Planning For After Graduation

I’m a planner. I like feeling in control even when I can’t be. Planning for after I graduate is something I can control even though it can feel like anything I’m doing after graduation is uncontrollable. To allow you to feel in control of your life as well, here are my tips on how to properly plan. 

First, set a timeline for yourself. Most of the timeline can be controlled. I can control the exact date I’m graduating. I can control when I can start looking at jobs to apply for. I can control when I look for houses.

You’ll need to apply to graduate a year in advance. To do this, go onto Piperline, then Student records, and go into Apply to Graduate. It’s about three buttons from there, taking three seconds to apply for graduation. Academic advising will then email you to tell you what credits you’ll need to get to graduate. It’s best to go over with your academic advisor what you need left of your specific major, for some times your advisor will have different knowledge specific to the major. Make sure you don’t have any classes that you need to get signed off to go towards your major such as an internship.

Now that you’ll be officially graduating, it’s time to stress about jobs. As a person who likes to stress, I’ve set a timeline for myself regarding when I can start looking for a job, knowing that, without a timeline, I’ll try to do it too early and just stress myself out. By telling myself I can’t start until winter break, I know I won’t start too early and I won’t push it off until it’s too late too. I’ll have enough time to do it then, or at least start the research.

The Career Development Center (CDC) is a great resource.  Their Handshake is great for internships and jobs. They allow you to see what other jobs Hamline students have gained and what jobs are available for specific fields. I honestly find this site has more jobs and is easier to navigate than Indeed, LinkedIn and other job sites.

If you need help with resumes and cover letters, the CDC is also open to review those as well. They’re very helpful and friendly. Having been there myself, I didn’t find it intimidating or humiliating at all as they constructively helped me with my resume and cover letter. They have general drop in times on Monday, Tuesday, Thursday and Friday at 2-4 p.m. You can also make appointments if you need different times. Making an appointment ahead of time can get you a longer session as well.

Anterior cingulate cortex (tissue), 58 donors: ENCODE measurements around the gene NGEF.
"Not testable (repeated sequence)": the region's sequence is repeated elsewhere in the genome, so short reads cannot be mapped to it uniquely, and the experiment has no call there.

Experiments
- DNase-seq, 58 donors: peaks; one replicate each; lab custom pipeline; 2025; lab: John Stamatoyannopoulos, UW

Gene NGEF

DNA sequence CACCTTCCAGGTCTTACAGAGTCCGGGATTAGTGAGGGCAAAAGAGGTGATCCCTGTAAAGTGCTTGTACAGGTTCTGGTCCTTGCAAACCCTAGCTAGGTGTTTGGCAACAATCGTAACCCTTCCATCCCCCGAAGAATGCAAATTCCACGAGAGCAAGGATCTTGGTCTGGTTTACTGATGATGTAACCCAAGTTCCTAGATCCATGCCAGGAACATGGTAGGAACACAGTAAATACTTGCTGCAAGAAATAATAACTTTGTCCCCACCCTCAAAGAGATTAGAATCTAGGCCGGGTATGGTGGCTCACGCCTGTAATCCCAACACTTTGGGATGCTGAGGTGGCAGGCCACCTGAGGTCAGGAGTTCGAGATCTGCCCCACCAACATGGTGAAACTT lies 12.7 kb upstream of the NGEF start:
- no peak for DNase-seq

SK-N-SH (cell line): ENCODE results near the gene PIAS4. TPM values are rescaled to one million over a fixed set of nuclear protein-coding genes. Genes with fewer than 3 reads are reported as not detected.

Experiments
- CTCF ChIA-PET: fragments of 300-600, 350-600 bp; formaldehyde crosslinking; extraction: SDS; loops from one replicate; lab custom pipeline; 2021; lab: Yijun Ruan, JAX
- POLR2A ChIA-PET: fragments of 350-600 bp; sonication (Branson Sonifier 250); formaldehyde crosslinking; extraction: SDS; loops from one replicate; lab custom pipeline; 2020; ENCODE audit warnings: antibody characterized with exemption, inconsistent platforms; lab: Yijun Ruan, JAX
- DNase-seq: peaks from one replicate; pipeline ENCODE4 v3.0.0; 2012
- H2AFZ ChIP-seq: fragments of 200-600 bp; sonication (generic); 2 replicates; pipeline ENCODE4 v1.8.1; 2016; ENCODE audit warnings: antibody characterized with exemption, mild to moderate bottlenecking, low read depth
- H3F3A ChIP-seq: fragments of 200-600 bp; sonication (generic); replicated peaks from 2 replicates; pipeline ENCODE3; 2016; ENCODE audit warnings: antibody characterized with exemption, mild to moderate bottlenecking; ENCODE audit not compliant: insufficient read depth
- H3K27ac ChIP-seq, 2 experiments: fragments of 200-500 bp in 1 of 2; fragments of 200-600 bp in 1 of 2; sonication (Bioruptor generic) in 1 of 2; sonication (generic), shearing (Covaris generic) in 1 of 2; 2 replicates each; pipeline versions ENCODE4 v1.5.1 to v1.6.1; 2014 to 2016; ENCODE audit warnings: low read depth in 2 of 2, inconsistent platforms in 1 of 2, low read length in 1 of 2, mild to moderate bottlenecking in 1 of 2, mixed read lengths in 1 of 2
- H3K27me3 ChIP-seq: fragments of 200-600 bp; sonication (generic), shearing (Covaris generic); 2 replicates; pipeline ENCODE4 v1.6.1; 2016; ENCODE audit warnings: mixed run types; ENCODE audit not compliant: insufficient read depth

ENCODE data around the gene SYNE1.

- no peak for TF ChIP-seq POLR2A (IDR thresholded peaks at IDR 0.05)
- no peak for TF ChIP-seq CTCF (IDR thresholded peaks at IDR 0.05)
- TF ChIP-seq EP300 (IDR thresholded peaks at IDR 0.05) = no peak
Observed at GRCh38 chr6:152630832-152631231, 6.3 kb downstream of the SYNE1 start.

Don’t be afraid to go for jobs that only seem halfway in your field. If it looks like you’ll enjoy it, it doesn’t matter if you might only be there for a couple months. If you want a job right out of school, it’s okay to settle a bit but look for things that won’t make you hate your life and will allow you some stability. If you know you won’t mind leaving the state, look at jobs out of state. If you wish to stay, make sure you look for jobs in your specific area. It’s nice to have options, so don’t limit yourself too much. Have an open mind to anything.

Next will be thinking about where you’ll live. Parents or family can be an easy fix to this. If you’re like me and wish to live in a state that you have no family in, you’ll have to look at other options. Decide if you’ll be able to afford living alone or not. This can depend on what jobs you’re looking at. It’ll also depend on what apartments and/or houses you’re thinking about in what neighborhoods.

No matter what you’re looking at, there are somethings to check out before you move in. Parking: Will you have a car? Will you need to take the Greenline downtown? Will you need easy parking? Do you have to pay for parking? Neighborhood: Where is it in relation to your new job? Is it far? Is it an easy commute? How is the landlord? Do they live close if anything happens?

All of this can be very uncertain and stressful. It could all be temporary too. Where you end up right out of college could not be where you are a year afterwards. It all depends, and it can be therapeutic to think that it doesn’t matter, that it’s all fluid and noncommittal. It’s still vital to plan, but it isn’t the end of the world if you don’t get it right at first. Life isn’t a competition, but a journey. Planning can just make that journey easier.